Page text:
Resolve by month’s end: Voter ID ballot question at center of three legal disputes

As an Aug. 27 deadline to print general election ballots nears, legal challenges centered on Minnesota’s voter identification ballot question […]

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As an Aug. 27 deadline to print general election ballots nears, legal challenges centered on Minnesota’s voter identification ballot question must be sorted out and ruled upon. The issue is one being watched closely by members of Minnesota’s disability community, who believe they have much to lose if the amendment is on the ballot and is approved by voters Nov. 2.

If state voters approve voter ID on Nov. 6, Minnesota voters would have to produce valid identification before they could cast ballots. Adoption of voter ID would also change the way voters who register on Election Day would have their votes counted. It would also end the longstanding Election Day practice in which people could vouch for others who live in their precinct, allowing them to vote. Vouching is sometimes used by community members and residential facilities to allow their neighbors to vote.

The latest legal debate, heard by the Minnesota Supreme Court July 31, centered on the actual ballot title language for voter ID and a second ballot question that would restrict marriage. This case is separate from a second case the state’s highest court is deliberating, whether or not the ballot question itself should remain or be removed.

The two Minnesota Supreme Court proceedings have drawn overflow crowds to the Minnesota Judicial Center in St. Paul. Both were shown live online.

“If the law required a driver’s license or state-issued photo ID with the voter’s current address, that will create barriers for some voters with disabilities,” said Pamela Hoopes of the Minnesota Disability Law Center. “Many people with disabilities who vote do not drive and they may not have a state-issued photo ID with their current address either. To get the underlying documents such as a birth certificate that are required to obtain that ID will be difficult for a voter who lacks access to transportation.”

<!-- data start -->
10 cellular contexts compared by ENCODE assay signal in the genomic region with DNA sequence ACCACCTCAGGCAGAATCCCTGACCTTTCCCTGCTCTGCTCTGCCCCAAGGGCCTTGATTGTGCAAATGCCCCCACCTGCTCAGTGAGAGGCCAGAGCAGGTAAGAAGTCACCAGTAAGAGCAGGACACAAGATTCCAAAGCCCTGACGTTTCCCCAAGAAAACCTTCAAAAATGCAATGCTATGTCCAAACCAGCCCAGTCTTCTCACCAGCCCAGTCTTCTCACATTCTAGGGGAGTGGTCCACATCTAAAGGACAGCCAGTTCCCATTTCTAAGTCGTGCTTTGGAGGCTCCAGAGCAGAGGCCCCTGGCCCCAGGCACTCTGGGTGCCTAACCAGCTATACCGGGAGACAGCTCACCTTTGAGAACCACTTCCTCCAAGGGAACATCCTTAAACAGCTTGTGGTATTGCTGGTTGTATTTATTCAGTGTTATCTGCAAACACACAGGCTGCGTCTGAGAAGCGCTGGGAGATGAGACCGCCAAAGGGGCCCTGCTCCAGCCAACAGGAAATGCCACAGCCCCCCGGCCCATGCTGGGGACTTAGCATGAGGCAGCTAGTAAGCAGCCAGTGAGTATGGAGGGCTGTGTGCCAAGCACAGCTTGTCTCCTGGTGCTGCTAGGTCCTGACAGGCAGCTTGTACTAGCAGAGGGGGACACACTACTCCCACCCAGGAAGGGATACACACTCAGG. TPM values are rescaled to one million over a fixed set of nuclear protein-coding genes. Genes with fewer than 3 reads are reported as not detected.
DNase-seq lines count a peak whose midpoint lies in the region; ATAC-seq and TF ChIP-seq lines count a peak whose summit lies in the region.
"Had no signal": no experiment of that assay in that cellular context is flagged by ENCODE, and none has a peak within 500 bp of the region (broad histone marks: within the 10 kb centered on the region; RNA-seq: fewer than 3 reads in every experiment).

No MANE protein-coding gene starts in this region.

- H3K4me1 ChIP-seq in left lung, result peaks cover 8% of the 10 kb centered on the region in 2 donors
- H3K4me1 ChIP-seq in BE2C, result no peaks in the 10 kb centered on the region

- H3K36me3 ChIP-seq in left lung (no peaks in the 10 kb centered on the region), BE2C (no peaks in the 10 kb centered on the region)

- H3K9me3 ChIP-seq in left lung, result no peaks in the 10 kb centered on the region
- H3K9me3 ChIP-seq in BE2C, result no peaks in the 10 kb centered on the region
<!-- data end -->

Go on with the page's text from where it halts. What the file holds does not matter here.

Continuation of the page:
If Minnesota voters approve the constitutional amendment in November, Hoopes added that the type of barrier the regulation would create depends upon what state lawmakers do in 2013. That is when the Minnesota Legislature would have to pass more legislation, implementing the constitutional amendment itself.

One thing that is known is that voter ID, if adopted in Minnesota, would eliminate vouching. That would also affect many people with disabilities. Low-income people, including some people with disabilities, may move often, so keeping current identification can be a challenge.

“Many voters with disabilities now register to vote and then vote with Election Day registration vouching,” said Hoopes. “Many people with disabilities who live in residential service settings move (their residence) frequently.”

The legal disputes over voter ID are complex. At issue July 31 was who has the power to title ballot amendments, the Secretary of State or the Minnesota Legislature.